Michigan strawberries are late this year due to the cool weather we’ve had this year (every month in 2019 has been cooler than average). We’ve had few warm days and the soil temperatures have stayed cool. This is actually one of the latest starts to the strawberry harvest that I can remember. The crop still looks good. Check this link to find a U-Pick strawberry field nearby. Fruit growers report damage to some peach trees from the cold this winter (polar vortex), but cherries and apples look good. Harvest may be a little later this year. One farmer told me that “we may be picking into the first week of November”.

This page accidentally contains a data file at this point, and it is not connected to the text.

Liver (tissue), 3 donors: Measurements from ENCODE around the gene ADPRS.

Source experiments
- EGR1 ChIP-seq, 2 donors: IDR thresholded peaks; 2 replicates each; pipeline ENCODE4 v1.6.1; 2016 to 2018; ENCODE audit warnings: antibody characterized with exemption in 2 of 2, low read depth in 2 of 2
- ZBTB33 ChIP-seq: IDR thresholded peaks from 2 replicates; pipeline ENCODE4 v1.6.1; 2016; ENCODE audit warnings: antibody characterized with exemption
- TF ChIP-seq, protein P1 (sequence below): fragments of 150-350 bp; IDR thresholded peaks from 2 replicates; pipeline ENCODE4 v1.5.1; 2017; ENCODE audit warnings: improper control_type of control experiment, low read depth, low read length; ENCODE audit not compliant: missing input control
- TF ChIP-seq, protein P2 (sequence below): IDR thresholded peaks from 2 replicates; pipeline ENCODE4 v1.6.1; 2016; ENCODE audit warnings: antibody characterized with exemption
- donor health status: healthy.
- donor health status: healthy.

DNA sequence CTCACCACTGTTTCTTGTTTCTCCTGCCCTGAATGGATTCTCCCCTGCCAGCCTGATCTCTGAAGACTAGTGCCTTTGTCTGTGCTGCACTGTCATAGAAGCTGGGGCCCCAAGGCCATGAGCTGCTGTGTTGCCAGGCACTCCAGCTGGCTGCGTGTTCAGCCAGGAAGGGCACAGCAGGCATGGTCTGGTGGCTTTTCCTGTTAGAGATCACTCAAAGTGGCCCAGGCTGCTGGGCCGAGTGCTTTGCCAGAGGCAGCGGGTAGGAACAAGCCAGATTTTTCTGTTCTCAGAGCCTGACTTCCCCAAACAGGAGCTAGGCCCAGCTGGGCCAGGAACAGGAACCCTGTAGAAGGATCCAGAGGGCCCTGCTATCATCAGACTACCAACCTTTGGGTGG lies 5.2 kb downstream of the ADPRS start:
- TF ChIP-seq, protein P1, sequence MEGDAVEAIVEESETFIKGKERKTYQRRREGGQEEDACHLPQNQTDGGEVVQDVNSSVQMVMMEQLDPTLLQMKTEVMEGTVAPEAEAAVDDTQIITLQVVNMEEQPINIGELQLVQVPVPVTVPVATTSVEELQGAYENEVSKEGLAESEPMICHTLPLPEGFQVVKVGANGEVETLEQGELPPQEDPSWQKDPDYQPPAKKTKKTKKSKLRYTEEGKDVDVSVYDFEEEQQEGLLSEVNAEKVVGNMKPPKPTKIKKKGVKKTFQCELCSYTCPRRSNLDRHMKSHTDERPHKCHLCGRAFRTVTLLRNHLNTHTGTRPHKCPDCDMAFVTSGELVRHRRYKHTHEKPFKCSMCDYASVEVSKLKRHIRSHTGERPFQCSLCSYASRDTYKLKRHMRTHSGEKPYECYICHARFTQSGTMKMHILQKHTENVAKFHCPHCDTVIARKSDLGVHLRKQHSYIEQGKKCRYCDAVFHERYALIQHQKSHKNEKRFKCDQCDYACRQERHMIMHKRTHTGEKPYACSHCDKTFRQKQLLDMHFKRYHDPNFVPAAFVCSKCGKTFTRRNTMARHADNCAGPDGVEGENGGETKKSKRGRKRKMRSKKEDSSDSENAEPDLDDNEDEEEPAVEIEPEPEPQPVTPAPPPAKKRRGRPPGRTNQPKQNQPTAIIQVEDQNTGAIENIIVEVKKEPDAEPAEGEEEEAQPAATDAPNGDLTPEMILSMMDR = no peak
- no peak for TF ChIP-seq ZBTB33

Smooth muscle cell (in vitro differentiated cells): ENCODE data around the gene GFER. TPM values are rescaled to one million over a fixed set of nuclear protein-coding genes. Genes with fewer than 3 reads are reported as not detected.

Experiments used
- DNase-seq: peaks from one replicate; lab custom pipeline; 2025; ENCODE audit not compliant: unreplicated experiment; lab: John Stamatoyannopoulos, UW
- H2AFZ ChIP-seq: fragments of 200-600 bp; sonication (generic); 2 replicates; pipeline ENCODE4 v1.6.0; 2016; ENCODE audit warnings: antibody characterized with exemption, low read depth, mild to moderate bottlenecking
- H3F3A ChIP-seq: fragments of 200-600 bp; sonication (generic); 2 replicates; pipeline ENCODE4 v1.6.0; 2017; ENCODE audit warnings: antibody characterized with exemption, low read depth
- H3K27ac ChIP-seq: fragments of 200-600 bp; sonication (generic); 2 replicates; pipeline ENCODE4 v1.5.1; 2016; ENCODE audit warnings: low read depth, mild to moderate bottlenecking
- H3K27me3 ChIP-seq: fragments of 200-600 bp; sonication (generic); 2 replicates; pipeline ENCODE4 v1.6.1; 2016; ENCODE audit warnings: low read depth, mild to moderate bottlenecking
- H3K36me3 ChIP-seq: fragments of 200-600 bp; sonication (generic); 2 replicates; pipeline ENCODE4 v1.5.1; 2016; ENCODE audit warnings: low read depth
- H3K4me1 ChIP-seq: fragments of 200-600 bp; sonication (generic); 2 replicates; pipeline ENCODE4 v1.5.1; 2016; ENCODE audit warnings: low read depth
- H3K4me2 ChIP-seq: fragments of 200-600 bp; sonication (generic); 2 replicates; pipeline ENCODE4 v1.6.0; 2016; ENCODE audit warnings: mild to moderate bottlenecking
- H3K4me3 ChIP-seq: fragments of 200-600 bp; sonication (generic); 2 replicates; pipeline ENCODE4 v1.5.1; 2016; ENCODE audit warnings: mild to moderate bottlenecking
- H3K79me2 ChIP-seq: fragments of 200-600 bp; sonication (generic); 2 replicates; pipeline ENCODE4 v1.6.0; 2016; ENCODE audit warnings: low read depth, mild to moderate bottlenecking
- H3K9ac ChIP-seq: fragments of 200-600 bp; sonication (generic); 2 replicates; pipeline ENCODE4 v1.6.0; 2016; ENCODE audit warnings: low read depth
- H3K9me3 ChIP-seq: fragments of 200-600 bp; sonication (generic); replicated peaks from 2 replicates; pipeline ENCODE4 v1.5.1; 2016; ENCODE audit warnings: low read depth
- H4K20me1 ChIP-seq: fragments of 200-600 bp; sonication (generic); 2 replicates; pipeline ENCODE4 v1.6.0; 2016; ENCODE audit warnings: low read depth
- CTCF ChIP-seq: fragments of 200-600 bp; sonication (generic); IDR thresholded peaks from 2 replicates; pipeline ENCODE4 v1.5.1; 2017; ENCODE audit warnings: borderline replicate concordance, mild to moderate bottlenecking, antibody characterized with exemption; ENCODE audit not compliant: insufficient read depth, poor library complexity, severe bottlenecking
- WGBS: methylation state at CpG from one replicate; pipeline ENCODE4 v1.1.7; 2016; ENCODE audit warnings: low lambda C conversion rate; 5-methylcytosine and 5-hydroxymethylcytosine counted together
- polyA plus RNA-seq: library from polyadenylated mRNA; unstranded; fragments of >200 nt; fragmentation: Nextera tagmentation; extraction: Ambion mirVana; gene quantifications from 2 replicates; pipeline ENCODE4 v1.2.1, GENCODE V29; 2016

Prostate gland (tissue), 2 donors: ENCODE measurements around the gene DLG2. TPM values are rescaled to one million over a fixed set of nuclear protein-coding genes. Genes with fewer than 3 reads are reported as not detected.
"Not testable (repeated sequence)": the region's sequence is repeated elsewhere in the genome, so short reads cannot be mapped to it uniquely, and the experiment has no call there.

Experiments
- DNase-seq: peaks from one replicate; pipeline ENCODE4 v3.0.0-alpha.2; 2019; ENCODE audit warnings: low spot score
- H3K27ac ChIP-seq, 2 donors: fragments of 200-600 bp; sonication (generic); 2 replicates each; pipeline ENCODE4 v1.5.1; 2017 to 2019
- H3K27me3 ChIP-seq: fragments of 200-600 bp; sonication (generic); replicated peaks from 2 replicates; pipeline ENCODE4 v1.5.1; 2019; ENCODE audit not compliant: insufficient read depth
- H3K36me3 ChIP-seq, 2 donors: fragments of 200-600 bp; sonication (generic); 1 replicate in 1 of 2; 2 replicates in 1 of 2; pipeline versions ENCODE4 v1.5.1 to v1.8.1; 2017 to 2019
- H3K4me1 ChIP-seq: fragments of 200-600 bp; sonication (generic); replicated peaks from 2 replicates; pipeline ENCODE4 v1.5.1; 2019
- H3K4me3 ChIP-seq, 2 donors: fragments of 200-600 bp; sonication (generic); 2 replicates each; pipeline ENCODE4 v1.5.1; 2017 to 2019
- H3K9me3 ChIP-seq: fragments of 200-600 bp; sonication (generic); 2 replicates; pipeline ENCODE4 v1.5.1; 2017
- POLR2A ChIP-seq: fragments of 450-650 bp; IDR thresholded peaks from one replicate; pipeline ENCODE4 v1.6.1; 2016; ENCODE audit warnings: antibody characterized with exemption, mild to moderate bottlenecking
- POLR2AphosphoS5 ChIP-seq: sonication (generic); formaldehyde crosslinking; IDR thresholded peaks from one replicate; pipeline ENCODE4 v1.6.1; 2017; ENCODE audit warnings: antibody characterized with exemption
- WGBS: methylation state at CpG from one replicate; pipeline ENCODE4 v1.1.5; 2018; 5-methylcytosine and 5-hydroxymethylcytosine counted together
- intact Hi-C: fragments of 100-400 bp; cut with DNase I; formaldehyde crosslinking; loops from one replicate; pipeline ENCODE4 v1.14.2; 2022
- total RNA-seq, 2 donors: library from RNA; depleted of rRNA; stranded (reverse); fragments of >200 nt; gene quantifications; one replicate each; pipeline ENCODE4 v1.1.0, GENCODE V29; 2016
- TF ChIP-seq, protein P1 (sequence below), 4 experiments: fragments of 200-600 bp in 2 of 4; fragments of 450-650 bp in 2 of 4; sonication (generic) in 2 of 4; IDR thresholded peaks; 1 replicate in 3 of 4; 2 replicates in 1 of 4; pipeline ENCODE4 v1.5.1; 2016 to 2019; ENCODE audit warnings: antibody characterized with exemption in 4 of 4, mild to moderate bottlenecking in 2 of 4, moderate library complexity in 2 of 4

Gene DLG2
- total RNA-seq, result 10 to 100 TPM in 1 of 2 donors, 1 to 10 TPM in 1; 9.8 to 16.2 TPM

The graph above shows corn planted in Michigan as of June 9 – compared to average and last year. You can see we’re way behind, due to the cool, wet weather. We’re at 33% corn emerged, compared to an average of 83% – big dirfference.
Same story for soybeans planted. Soybeans emerged is at 23% compared to the 5-year average of 68%. Farmers report 0% of topsoil is very short of moisture, 1% short, 37% is adequate and 62% have surplus moisture.
Here’s the Lake Michigan satellite picture from Tue. PM. Lots of welcome sunshine, some puffy cumulus clouds and some rather thin high clouds in Wisconsin and N. Illinois. The picture shows solid and dark green over the forested areas – from Newaygo Co. north. However, there are still a lot of fields that are still a tan/gray where crops have not emerged yet.
Here’s a satellite picture of the whole Great Lakes. You can see what looks like a red lake in Upper Michigan. That’s from a couple of iron mines (good info. at the link).